Log Bay Day is no more — officially. The Lake George Park Commission on Tuesday adopted a measure against the controversial annual tradition that led to a fatal boat crash last year.
The annual impromptu celebration known as Log Bay Day will not be held this year.
Days before the event typically held on the last Monday in July was to come around, the Lake George Park Commission took a step Tuesday to halt the tradition marked by excessive drinking and raucous behavior in the shallow bay across the lake from Bolton Landing.
LGPC Executive Director Dave Wick…
“So what the resolution does is it authorizes our marine patrol to close down both Shelving Rock bay and Log Bay for the day,” said Wick. “And that’s of course in concert with all the law enforcement agencies around the region.”
That includes the Park Commission, New York State Police, Warren and Washington County Sheriff’s offices, and New York State Department of Environmental Conservation Police.
Wick said enforcement was stepped up last year, with almost 60 law enforcement officers on duty both on and off the lake.
“But even with all of that presence last year we will still had the two tragedies that happened, so time has come to call and end to the event and not let it happen anymore,” said Wick.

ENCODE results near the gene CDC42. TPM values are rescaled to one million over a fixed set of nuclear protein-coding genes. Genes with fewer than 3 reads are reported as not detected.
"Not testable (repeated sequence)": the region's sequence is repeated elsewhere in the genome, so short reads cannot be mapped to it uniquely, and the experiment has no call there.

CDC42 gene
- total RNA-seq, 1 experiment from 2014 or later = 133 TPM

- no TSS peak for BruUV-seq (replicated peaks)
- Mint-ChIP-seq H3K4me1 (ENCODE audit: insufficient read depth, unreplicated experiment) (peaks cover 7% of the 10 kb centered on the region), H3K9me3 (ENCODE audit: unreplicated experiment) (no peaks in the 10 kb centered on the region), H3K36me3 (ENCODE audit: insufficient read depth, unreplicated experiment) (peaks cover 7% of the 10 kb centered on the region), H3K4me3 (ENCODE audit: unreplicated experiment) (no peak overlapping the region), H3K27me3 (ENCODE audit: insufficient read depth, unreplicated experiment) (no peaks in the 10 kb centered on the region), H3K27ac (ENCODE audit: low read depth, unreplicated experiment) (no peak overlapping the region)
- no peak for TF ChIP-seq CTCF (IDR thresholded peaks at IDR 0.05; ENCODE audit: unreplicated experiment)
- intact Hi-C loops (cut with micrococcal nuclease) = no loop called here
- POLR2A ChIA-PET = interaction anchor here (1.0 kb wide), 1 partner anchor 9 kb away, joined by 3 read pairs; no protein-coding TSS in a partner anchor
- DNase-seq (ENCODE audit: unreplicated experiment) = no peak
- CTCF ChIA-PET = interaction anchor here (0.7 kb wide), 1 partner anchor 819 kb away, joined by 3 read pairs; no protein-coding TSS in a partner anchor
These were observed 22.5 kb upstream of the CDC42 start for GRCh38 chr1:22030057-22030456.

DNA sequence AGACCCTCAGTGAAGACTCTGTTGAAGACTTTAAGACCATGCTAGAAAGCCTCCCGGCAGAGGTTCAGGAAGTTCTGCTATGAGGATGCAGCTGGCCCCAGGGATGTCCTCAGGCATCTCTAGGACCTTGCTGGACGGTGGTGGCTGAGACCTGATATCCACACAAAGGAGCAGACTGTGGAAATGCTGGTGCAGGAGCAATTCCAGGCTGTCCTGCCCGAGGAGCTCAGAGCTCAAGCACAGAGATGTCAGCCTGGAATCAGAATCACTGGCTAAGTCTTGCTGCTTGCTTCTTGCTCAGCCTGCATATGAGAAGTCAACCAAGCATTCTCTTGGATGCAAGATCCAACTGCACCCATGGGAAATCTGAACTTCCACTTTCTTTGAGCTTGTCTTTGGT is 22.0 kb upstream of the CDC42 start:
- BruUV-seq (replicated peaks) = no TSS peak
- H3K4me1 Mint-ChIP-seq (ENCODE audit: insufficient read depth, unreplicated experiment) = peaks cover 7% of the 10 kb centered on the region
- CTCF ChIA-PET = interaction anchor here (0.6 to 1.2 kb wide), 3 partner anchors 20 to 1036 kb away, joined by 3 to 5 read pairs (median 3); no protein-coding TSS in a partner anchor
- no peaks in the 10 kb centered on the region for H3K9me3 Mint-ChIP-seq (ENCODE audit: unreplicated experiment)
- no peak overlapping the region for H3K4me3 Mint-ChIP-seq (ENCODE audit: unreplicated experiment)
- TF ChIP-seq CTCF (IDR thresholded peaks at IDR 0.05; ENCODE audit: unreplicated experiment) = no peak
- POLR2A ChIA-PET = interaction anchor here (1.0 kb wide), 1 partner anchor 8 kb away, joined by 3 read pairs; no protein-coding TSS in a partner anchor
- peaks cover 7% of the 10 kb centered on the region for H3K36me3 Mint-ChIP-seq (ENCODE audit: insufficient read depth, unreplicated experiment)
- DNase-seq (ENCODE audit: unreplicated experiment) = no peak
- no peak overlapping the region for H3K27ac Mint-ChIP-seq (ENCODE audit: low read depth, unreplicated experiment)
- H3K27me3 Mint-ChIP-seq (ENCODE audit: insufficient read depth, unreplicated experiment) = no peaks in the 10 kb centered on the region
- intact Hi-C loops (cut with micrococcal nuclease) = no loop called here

Last year, a boat piloted by Alexander West collided with a vessel carrying 8-year-old Charlotte McCue and her family, vacationing from California. McCue was killed and her mother was seriously injured. Police said West had drugs and alcohol in his system at the time of the crash. He was convicted at trial and is serving time for charges including manslaughter.
A man was also left paralyzed after jumping off a boat into the shallow water. More than two dozen arrests and numerous injuries were reported.
Calls to end the celebration started soon after last year’s events. Warren County Sheriff Bud York was among the first to call for action, as heard last July on NewsChannel 13.
“If Log Bay Day played any part in this little girl getting killed, absolutely, we need to end it,” said York.
Other steps have also been taken to promote boater safety.
In May the LGPC unveiled a safety campaign targeted toward rental boaters, including a video that is being shown to renters at marinas around the lake.
“Hello, and welcome to Lake George. We hope your stay in the Lake George region is enjoyable and safe. To that end, we’d like to go over some of the things we’d like you to know before boating on the lake,” says the introduction to the video.
Wick says the program has been successful.
“What we’ve put together working with the marinas seems to make sense and we’ve had very good feedback from that as well, both from the marinas and the people on the lake,” said Wick.
The sheriffs of Albany and Saratoga Counties appeared together at the Albany waterfront earlier this month to announce the #OperationSoberBoater campaign.
While the campaign is primarily directed at curbing alcohol consumption, Albany County Sheriff Craig Apple added that he also wants boaters to be aware of their use of social media and cell phones onboard, which he warned can be just as dangerous as driving a car while operating a phone.
“Again, we want you to have fun but do it safely,” said Apple. “And doing 65 miles per hour with one hand on a wheel and one hand on a phone is not a safe way to do it.”